I had to look up ALIGHIERE since I just know him as Dante. I like the theme. Still, overall I can't complain. I did learn that you can use the word AEGIS to mean protection which I've never heard of.

Stan 10:51 PM  

Yes, awesome Ventures clip. @JenCT, I would like your son's band.

Anonymous 11:32 PM  

Maybe my age is showing, but I agree with the other codgers that this puzzle was not that hard.

Rex, I think that your youth is showing.

Olgeezer

Rube 11:49 PM  

@artlvr: I, as an epigone, defer to the superior knowldge of you vastly more experienced solvers. All I am saying here is that words like OBOL are, (apparently old time), crosswordese and should not be put into the category of "Adjacent horrible fill".

Also, I apologise to @wmeemba for crasly pointing out a mistake which he probably realized as soon as he hit the publish key. My bad.

BTW, there are two Cornelias at my church. Typical attendance ~120 @ the 10AM service. Admittedly, they are also of a "certain" age.

It's now 8:45PM PST so, on to Wednesday.

william e emba 12:59 PM  

Snuffy's last name Smith is spelled Smif in the Barney Google hillbilly dialect, usually by Sheriff Tait. That's why I had absolutely no trouble filling in SMIFF without hesitating.

I was mistaken about the size of the puzzle. It's actually one square smaller than the usual 15x15, so my solving time was a medium-hard.

Bob K 9:16 AM  

Regarding Tuesday, being an older guy, I got Eve Arden and Knucklehead Smiff. Paul Winchell used to have a show with Jerry Colonna [sp?] on Sundays on ABC. BUT, like Rex, I got "wiped" out on wi_e.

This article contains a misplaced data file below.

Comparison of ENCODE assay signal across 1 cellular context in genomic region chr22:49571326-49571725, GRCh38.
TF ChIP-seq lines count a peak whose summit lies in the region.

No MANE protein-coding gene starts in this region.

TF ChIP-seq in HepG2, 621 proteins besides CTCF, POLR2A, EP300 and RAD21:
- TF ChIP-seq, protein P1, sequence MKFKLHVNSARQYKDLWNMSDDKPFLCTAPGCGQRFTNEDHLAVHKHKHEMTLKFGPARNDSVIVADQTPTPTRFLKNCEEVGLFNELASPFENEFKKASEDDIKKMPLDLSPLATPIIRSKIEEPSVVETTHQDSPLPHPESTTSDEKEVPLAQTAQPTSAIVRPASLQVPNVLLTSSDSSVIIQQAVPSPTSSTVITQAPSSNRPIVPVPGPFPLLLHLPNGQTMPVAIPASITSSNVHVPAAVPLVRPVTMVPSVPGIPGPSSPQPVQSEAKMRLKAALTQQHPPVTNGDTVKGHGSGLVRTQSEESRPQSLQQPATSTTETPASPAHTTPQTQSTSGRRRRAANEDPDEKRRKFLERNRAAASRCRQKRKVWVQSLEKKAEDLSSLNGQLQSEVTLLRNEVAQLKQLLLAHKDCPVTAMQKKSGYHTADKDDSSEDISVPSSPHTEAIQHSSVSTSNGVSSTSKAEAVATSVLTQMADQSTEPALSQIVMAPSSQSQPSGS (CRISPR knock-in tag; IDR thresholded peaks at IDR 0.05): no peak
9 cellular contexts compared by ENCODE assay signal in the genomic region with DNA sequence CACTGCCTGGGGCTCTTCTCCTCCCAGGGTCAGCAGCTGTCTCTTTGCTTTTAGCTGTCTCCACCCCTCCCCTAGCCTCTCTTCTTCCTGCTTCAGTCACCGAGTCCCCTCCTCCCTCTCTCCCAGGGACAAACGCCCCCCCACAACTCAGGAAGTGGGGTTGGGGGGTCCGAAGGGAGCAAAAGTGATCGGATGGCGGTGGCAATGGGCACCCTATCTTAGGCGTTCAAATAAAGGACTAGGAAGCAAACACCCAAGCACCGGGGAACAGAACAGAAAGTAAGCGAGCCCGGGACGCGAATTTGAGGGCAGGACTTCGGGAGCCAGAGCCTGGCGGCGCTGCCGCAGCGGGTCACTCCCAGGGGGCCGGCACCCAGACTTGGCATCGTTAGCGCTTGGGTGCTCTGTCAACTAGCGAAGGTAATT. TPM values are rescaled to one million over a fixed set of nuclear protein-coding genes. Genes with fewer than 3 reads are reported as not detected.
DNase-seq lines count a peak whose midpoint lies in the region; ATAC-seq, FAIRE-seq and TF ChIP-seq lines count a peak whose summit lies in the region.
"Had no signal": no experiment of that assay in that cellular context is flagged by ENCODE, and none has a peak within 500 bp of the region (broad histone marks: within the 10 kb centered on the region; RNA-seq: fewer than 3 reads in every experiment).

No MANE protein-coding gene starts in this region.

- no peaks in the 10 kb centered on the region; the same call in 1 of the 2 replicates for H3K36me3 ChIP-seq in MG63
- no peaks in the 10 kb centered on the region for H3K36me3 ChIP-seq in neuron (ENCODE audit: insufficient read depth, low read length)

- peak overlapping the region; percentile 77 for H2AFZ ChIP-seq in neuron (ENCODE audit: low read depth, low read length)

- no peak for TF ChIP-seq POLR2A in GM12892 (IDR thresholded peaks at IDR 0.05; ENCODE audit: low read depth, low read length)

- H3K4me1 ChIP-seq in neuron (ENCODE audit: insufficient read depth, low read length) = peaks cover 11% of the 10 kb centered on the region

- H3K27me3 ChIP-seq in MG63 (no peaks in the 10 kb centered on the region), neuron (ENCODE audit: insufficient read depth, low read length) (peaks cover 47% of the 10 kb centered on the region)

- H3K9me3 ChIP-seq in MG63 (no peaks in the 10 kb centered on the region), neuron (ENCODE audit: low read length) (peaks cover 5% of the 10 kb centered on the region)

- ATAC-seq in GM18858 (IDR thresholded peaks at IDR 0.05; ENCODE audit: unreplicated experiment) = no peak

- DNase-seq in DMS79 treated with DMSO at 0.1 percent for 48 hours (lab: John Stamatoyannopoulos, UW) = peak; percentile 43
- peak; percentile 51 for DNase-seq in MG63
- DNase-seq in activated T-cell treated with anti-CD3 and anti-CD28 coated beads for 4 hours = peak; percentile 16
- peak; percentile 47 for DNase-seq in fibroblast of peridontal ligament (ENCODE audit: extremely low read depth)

Paul 6:02 PM  

Is Rex always such a crabby-pants? And doesn't he know that all clues do not have to be aimed at his age group (either a self-centered teenager - doubtful - or someone upset about reaching 40).
Like Bob Kay, I knew Eve Arden ... from the Radio!
And my tip-off to the related clues came to me from first getting "Alighieri" and knowing that that was Dante; all the others fell into place from that.
But it was indeed a hard puzzle for Tuesday.

Anonymous 7:35 PM  

I was surprised to see nobody complaining about 14D: (His or Her: Fr.) ses. I checked this with a native French speaker who verified that ses is plural ... which would have been OK if His/Her had been linked with an 'and'. Any French speakers out there who can explain why this clue/answer works?

Anonymous 9:15 PM  

WOW! This was a Tuesday? Yowza. Nothing worked like it was supposed to. I thought I was AT the "Gates of Hell" untying the Gordian Knot of this bad boy. Just wanted to scrape my tongue after it was over.

Big Daddy

sificligh 10:45 AM  

I had difficulty with this until the theme answers became clear, then it fell apart quickly. I was lucky that I happened to have some of the answers in my memory banks already. The 14x16 puzzle shape seems almost... naughtily unconventional, but I don't know what it really means.

Linh 2:38 AM  

I'm not old and also very new at crosswords, so this puzzle was challenging. But once the Dante clues became clear, it was much more pleasant and less frustrating!

Re: 14D, which confused me because I didn't know that Fr. = French. Ses is a possessive plural his or hers. it's like "Those are his shoes". The plural relates to the object, not the subject. Thanks for clarifying about the French part cuz I was totally baffled for awhile there.

Seriously, egads??? Zounds?? What??